Plants By Type
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Sassafras - Sassafras albidum
Sassafras, otherwise known as Sassafras albidum, is a deciduous member of the tree family with native roots encompassing the range of Eastern North America. Considered a moderately simple plant to maintain, its hardiness has been proven as it is easy to grow in average well-drained soil. A suitable choice for gardeners with sizeable garden space, sassafras blooms April through May and thrives well in full sun or part shade conditions offered by optimal growing zones 4 to 9. These are zones recommended for species of plants that demonstrate compatible growing environments as defined by the United States Department of Agriculture. Sassafras albidum reach a height that averages 30 to 60 feet tall at full maturity and is rated as moderately sensitive to water levels and pruning.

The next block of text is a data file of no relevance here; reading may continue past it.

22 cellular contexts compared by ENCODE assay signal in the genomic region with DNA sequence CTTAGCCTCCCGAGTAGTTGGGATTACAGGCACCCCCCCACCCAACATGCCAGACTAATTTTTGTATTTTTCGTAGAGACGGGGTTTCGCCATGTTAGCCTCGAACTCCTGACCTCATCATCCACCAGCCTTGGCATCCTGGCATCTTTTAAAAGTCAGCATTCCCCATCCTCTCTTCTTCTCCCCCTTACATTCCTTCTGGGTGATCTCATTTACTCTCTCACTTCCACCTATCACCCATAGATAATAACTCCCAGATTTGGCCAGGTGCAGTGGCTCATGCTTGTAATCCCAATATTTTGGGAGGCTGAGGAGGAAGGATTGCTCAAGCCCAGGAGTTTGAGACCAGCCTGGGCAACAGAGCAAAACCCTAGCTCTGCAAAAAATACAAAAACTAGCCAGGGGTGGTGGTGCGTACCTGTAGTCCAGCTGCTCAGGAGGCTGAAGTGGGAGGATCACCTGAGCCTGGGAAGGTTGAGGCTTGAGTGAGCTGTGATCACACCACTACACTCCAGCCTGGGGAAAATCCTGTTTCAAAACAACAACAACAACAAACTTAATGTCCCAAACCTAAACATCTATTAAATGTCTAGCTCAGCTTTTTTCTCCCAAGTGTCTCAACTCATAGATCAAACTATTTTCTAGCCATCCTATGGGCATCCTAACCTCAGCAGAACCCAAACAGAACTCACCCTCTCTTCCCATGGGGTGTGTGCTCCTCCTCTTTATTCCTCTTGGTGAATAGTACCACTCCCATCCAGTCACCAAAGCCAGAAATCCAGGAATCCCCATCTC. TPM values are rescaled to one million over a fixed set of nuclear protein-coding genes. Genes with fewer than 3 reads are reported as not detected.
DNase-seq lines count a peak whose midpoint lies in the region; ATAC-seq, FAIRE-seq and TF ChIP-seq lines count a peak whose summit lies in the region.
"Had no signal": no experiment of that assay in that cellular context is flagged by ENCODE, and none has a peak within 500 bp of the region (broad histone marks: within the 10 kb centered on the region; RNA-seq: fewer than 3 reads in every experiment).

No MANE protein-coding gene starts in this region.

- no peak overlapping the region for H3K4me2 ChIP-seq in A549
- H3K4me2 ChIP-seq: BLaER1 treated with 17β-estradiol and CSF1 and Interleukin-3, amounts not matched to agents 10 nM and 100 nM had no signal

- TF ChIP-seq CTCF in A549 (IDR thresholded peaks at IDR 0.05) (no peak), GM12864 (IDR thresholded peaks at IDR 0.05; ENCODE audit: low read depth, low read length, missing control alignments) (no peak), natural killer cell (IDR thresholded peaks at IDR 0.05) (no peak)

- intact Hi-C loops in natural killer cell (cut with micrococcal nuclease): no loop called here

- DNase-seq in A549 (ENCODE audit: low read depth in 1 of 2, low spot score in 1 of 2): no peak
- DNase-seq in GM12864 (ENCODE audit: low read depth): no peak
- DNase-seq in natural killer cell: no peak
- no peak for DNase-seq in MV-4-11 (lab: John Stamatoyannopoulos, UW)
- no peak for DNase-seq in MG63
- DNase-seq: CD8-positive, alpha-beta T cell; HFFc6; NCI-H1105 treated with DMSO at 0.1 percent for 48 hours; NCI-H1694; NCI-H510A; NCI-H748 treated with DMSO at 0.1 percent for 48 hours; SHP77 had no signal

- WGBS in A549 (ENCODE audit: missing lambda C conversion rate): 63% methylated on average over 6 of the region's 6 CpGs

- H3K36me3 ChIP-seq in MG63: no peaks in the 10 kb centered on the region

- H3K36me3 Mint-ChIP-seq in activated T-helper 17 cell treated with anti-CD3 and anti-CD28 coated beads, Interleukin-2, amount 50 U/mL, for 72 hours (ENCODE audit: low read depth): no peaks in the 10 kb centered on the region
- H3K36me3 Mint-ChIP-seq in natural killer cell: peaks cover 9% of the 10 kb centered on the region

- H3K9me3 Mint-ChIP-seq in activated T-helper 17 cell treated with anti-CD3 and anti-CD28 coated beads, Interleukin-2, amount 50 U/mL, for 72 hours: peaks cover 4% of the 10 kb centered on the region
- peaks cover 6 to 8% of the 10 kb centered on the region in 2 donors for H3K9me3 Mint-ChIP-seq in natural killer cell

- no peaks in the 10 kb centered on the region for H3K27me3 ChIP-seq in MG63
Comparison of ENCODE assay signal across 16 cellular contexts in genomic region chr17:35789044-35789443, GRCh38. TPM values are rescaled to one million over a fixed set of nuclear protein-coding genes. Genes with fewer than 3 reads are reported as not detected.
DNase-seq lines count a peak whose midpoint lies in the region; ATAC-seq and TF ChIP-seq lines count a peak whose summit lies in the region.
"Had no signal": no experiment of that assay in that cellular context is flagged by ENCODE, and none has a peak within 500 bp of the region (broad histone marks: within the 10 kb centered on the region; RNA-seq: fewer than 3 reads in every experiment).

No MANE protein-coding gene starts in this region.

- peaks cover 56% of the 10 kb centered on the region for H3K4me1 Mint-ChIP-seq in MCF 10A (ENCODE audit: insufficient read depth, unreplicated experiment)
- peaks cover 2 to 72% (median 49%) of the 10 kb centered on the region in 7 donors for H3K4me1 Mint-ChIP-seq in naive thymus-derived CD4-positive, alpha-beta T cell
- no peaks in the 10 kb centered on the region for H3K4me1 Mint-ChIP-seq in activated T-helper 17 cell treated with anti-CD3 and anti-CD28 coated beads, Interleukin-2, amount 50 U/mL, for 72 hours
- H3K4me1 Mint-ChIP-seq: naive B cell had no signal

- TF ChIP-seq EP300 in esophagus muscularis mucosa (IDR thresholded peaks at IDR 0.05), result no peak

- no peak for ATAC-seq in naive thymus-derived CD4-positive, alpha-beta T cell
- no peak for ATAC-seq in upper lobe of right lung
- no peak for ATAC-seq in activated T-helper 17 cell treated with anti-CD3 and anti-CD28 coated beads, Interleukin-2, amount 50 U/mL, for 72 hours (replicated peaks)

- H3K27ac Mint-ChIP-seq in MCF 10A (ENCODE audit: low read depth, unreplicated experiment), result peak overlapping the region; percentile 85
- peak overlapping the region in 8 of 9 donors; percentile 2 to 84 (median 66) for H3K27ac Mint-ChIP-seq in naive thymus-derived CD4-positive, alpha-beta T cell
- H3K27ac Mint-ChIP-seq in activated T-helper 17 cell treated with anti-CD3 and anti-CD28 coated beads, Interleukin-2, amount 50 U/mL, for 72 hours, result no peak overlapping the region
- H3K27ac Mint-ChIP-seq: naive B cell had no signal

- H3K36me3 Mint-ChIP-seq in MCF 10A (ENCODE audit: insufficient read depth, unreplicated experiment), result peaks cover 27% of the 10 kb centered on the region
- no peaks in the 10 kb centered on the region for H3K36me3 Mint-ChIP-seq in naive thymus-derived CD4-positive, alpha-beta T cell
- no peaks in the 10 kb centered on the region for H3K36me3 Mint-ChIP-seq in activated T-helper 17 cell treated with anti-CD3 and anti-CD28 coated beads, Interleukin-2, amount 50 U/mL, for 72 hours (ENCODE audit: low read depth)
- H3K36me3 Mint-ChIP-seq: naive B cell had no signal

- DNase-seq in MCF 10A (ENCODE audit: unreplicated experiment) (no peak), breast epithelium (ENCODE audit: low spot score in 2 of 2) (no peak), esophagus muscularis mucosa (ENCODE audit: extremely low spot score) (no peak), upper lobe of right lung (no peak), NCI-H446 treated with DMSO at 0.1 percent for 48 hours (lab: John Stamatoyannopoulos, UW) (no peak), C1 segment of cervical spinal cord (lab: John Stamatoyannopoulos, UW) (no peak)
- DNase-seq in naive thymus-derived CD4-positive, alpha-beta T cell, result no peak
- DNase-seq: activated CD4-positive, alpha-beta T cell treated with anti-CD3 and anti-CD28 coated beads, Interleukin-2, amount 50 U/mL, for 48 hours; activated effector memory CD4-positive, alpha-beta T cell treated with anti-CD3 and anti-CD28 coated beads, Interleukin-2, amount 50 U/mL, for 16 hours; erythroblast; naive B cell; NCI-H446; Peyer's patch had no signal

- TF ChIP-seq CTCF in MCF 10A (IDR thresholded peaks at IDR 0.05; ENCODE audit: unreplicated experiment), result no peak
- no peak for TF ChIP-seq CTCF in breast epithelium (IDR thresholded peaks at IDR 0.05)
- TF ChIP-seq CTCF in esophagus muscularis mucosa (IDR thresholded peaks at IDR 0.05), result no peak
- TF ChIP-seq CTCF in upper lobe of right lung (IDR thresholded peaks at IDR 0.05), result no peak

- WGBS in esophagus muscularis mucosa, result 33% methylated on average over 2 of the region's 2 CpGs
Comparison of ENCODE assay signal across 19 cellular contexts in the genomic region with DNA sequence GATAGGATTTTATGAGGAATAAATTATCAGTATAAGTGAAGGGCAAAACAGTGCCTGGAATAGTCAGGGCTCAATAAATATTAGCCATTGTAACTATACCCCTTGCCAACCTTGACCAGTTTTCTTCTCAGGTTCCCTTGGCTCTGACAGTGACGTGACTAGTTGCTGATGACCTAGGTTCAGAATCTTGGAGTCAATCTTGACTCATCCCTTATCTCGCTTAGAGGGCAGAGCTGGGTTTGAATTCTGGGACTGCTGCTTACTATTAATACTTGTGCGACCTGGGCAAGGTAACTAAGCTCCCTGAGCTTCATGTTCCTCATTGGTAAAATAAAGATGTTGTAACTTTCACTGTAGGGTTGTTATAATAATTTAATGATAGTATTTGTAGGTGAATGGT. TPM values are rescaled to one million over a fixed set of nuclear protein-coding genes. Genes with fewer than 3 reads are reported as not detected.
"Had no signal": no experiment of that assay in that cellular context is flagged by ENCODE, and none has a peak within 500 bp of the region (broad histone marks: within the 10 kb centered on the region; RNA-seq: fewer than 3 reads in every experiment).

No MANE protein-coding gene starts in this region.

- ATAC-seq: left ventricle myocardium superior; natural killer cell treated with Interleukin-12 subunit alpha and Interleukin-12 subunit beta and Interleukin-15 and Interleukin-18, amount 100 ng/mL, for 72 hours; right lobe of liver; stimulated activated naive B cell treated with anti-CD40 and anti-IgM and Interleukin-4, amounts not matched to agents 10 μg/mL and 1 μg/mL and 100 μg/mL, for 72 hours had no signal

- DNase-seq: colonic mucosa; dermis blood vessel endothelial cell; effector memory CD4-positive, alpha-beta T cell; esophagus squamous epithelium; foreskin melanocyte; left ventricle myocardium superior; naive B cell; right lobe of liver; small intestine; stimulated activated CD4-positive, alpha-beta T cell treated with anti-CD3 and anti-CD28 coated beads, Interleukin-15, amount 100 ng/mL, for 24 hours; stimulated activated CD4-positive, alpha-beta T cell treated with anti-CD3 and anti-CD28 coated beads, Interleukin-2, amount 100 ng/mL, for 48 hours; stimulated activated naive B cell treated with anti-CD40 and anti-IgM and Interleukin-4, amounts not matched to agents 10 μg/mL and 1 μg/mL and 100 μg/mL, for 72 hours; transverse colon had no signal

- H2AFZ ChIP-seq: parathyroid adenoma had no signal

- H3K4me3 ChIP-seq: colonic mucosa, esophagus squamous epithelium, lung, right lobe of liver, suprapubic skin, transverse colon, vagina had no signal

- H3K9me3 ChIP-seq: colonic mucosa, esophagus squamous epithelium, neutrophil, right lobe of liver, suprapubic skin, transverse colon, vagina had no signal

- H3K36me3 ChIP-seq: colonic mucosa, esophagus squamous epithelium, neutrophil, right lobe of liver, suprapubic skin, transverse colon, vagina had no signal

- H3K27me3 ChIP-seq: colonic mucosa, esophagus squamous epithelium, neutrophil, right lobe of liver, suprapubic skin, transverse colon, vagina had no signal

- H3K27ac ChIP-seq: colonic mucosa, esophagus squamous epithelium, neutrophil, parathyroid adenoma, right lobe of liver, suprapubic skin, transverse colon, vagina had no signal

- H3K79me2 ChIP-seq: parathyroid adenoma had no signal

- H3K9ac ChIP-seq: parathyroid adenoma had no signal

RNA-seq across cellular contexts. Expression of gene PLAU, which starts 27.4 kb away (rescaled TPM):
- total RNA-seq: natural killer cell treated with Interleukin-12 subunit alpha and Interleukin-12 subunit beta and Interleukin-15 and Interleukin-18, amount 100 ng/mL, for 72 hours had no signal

Also a flowering tree, the Sassafras is formed of a canopy of wide, large, true-green leaves with a medium-pigmentated deep hue and pale white veining apparent. The surface area and outline of the leaves change shape as the leaves reach maturity, forming spade-like patterns and variations of such. The blooms are delicate and hypnotic to insects. Flower structure is of compound organization with six pale yellow translucent petals and subtle veining visible throughout, the center contains darker yellow pigment apparent within the nine stamens possessed by the male flower, and also the centered pistil of the female. The natural habitat is fields, open woods, and along fences- sassafras flourishes in environments similar to such. Prefers moist, well-drained soils or sandy loam soils, but is fairly tolerant of a wide variety of soil conditions. Depending upon the amount of rainfall, sassafras reportedly shed leaves in response to climate change. The leaves, bark, twigs, stems and fruits are consumed and utilized by birds, mammals, and insects. The sassafras compliments a naturalized garden atmosphere or habitat offering room to grow and space to thrive.